By Julius Tumukunde based in USA: The National Unity Platfor presidential candidate Robert Kyagulanyi aka Bobi Wine might not have been declared the winner of the January presidential election but this has never stopped him from scoring especially against his main opponent.
His scores, despite not getting all the attention they deserve are of a bigger magnitude than the so called swearing-in where most of focus seem to be.
One of such scores is two weeks back the Minister of Finance Matia Kasaija presented a Shs41.2trillion National Budget for the 2021/22 FY.
He pointed out the Oil Fund as one of the sources where he was to draw money to fund the budget. This revelation came four days after Total had made the final investment decision to build a 1,443-kilometer (897-mile) heated pipeline to transport Uganda’s waxy crude for export at the port of Tanga in Tanzania. It announced it was to invest $5billion (about Shs18trillion) into the project.
However, Uganda received its worst news this week when three largest French banks, BNP Paribas, Société Générale and Crédit Agricole announced they will not be financing the East African Crude Oil Pipeline (EACOP).
This brings to six the total number of banks that have publicly stated their decision to avoid backing the pipeline.
To some Ugandans, this does not come as a surprise. The US announced this month it had imposed visa restrictions on officials of the Government of Uganda who are believed to be responsible for, or complicit in, undermining the democratic process in Uganda, including during the 14 January, 2021 general elections and the campaign period that preceded it. It described the whole electoral process as neither free nor fair following reports of the harassment of opposition candidates, deaths of and injuries to opposition supporters, as well as violence against journalists.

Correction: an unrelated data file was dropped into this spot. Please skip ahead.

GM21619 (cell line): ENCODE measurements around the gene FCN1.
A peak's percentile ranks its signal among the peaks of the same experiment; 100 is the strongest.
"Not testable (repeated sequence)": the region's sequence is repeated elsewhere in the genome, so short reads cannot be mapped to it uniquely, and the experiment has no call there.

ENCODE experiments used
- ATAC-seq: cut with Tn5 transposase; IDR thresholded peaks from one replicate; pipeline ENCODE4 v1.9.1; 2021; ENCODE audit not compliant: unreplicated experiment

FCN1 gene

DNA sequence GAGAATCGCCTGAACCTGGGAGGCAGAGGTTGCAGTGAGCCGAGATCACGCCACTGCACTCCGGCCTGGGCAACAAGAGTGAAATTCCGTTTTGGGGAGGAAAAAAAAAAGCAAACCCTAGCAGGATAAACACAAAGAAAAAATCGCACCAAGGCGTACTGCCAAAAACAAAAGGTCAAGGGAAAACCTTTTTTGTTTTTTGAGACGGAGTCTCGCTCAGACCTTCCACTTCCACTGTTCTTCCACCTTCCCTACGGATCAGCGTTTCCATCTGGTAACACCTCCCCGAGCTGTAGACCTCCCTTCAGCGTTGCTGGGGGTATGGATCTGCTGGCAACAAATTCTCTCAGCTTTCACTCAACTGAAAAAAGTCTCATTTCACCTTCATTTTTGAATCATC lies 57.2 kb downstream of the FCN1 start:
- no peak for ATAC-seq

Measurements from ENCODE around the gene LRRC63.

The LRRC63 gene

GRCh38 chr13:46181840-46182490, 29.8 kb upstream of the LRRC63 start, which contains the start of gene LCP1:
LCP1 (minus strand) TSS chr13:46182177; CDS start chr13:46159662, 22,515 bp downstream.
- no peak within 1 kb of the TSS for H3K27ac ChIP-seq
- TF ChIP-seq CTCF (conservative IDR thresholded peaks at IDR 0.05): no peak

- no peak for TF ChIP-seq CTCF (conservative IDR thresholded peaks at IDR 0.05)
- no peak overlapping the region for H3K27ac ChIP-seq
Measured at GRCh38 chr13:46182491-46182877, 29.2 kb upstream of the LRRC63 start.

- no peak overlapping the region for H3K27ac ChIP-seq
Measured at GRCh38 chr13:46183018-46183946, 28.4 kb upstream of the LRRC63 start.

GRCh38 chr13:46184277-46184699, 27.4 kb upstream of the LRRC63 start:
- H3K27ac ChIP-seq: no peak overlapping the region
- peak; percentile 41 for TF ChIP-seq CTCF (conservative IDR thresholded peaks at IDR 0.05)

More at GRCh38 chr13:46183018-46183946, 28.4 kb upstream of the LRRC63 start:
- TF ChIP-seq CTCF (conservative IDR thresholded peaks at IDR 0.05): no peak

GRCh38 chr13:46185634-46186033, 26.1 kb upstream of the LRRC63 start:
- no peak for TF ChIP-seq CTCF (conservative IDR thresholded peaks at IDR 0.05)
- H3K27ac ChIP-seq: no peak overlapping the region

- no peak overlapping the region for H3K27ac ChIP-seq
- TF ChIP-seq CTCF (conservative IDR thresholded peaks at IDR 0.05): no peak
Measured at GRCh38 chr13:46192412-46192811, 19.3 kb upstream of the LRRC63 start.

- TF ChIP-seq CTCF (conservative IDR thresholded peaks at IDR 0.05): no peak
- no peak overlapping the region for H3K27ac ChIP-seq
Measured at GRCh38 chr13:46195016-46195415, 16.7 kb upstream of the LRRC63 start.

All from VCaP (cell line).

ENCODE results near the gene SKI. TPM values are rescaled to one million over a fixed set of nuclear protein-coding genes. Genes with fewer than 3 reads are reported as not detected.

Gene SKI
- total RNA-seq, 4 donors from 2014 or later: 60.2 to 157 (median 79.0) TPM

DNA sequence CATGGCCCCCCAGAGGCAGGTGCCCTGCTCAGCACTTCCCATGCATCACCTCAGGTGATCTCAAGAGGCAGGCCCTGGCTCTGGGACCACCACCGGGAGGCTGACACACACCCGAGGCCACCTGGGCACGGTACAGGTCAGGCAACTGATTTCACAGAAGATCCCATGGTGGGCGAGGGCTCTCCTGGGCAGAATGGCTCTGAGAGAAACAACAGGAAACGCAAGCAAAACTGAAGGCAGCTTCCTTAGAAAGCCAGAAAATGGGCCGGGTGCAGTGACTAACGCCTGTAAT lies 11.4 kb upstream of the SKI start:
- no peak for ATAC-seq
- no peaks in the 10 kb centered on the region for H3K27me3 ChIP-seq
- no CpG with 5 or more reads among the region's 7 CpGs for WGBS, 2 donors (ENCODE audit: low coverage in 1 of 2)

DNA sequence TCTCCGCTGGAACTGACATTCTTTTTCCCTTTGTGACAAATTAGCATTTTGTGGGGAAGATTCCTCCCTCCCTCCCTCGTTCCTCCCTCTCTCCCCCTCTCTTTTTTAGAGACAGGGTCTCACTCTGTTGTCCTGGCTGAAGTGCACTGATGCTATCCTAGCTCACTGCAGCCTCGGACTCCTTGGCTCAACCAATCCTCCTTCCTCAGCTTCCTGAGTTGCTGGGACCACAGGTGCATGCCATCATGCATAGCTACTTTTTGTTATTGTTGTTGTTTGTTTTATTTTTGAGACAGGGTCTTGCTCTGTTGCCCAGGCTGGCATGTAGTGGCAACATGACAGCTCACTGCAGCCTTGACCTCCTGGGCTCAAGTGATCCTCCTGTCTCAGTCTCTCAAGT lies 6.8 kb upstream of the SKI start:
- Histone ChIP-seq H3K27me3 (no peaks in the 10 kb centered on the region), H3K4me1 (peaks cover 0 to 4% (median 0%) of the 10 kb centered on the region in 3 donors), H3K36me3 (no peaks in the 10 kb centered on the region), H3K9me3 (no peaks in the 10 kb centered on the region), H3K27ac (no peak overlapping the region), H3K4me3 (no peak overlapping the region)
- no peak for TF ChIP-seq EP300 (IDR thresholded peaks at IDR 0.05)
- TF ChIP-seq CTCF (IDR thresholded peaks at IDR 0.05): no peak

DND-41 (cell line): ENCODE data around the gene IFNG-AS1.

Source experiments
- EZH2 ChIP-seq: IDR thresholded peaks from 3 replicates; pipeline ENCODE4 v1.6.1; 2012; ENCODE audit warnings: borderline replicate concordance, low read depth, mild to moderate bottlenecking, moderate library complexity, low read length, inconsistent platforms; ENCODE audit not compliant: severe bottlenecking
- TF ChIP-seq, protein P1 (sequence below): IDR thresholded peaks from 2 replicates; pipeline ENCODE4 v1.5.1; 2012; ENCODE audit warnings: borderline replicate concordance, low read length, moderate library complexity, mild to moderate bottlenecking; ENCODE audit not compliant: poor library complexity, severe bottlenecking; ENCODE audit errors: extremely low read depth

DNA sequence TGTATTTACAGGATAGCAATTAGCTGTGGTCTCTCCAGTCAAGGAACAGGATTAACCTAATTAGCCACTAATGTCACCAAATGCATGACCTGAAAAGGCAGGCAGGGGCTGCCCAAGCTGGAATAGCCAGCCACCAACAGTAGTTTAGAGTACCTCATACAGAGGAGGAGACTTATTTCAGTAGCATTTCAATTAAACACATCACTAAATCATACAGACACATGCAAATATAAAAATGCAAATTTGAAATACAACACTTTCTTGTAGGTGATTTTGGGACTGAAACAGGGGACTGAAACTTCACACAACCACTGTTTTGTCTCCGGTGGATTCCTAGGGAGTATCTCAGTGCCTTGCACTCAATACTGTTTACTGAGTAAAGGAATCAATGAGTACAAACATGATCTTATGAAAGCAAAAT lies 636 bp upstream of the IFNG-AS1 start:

It added it was to follow up on the visa restrictions with stronger measures as well. These measures will not only weaken the country’s economy but also Museveni’s govt. This is a big score for Bobi Wine.
According to reports from the US, part of these measures are to severe relations with any country that works with the Ugandan government or banks that conduct any transaction with it.
These are the same sanctions that the EU parliament had earlier called for. It thus wouldn’t surprise me if it turned out the refusal by French Banks to fund the EACOP is part of these sanctions.
One thing that remains clear though is their refusal is a huge blow not only to govt which had hoped to draw Shs200billion from the Oil fund but also to the project which has stalled for 15 years.
Uganda first considered the prospect of becoming an oil producer as long ago as 2006, when the first commercial discoveries were made by Tullow Oil Plc.
The London-based explorer had hoped to begin exports as early as 2015, but ultimately sold its stake in the fields. Delays have plagued the development, ranging from changing the path of the pipeline to reaching an agreement with the government over tax issues.